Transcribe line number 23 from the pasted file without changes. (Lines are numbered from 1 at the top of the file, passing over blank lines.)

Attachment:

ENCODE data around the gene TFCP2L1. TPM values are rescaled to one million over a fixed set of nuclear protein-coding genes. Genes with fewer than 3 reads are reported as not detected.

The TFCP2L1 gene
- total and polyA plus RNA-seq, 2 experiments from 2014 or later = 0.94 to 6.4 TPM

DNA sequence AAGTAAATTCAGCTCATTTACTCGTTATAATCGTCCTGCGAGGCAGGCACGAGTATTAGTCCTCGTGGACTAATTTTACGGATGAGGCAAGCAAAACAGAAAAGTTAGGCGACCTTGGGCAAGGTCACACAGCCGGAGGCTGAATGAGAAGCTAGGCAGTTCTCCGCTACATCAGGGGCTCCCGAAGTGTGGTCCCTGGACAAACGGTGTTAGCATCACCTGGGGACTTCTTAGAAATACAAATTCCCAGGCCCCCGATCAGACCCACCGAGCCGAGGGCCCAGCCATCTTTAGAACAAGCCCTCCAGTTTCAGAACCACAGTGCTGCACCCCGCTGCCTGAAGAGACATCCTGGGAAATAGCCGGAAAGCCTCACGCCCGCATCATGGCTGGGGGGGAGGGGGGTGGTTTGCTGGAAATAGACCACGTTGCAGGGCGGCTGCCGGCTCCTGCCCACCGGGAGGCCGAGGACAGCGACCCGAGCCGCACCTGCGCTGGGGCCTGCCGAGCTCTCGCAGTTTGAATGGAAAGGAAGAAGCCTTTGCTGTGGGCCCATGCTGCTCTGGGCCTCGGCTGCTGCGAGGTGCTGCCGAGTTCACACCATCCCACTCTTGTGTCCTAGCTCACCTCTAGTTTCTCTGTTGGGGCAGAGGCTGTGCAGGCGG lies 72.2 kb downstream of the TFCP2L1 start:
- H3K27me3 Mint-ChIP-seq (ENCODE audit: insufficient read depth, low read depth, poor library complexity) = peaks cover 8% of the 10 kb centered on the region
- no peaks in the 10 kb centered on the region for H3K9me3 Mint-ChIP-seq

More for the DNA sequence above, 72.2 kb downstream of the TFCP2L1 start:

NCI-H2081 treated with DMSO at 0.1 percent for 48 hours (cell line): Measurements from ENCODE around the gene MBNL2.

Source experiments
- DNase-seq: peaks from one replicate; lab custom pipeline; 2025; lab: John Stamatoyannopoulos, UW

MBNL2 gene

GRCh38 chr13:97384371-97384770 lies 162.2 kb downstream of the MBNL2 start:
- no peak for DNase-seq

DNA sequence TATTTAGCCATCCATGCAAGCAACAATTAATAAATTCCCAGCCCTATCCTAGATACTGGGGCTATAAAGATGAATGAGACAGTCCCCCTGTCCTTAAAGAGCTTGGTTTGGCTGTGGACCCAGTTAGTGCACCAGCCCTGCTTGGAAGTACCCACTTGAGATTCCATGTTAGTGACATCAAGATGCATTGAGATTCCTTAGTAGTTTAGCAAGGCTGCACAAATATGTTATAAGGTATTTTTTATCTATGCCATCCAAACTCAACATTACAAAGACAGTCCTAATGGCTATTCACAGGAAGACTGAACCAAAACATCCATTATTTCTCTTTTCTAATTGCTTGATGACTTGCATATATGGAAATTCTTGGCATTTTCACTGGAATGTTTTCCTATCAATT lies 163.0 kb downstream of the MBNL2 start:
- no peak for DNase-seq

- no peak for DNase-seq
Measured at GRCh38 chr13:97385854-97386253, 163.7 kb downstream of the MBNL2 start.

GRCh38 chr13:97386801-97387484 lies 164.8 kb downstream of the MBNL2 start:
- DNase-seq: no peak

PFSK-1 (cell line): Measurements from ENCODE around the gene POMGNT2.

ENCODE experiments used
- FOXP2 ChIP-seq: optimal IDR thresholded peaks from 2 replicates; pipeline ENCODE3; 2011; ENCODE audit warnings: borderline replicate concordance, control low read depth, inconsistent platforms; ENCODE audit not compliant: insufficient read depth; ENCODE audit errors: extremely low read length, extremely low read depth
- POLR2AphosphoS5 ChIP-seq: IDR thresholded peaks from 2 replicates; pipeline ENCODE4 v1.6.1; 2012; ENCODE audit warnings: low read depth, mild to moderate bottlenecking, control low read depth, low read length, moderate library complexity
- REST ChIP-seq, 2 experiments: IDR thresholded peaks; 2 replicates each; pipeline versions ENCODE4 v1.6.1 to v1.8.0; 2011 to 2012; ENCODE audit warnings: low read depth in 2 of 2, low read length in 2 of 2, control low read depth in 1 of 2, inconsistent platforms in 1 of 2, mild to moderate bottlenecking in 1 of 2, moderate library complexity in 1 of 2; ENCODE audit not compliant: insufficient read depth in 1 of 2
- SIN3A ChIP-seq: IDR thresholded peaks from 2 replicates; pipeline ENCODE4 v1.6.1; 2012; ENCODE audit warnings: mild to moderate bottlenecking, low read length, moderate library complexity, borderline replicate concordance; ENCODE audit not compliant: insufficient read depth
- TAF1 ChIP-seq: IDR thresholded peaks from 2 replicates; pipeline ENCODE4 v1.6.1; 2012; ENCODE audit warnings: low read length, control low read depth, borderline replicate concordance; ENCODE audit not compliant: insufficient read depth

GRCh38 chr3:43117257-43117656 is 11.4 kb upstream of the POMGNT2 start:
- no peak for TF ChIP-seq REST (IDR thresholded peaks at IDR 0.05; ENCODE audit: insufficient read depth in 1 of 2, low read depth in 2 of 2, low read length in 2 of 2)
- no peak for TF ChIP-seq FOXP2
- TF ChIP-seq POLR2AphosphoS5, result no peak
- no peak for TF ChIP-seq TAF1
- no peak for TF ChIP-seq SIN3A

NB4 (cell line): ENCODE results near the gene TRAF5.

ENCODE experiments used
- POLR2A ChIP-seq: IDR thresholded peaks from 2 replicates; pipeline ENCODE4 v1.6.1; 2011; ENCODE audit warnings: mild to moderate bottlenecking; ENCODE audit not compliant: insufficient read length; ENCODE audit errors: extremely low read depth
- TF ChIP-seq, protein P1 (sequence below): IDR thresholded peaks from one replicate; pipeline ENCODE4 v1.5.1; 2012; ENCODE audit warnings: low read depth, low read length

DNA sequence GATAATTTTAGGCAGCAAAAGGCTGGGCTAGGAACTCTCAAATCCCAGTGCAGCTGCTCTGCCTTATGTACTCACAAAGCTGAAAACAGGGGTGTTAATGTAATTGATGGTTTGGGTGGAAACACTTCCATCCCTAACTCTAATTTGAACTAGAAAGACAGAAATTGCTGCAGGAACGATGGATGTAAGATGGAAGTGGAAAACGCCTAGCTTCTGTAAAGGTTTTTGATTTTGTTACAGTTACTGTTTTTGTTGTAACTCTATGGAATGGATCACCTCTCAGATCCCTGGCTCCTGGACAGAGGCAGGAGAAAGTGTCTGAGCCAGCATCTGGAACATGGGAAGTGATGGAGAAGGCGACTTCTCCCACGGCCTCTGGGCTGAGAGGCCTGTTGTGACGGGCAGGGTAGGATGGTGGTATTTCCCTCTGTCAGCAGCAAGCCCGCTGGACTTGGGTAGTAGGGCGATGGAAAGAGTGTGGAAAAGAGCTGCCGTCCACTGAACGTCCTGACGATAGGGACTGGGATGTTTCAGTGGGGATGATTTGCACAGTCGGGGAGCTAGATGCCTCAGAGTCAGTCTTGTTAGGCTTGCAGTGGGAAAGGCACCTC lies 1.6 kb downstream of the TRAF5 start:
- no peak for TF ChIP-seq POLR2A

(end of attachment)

- POLR2AphosphoS5 ChIP-seq: IDR thresholded peaks from 2 replicates; pipeline ENCODE4 v1.6.1; 2012; ENCODE audit warnings: low read depth, mild to moderate bottlenecking, control low read depth, low read length, moderate library complexity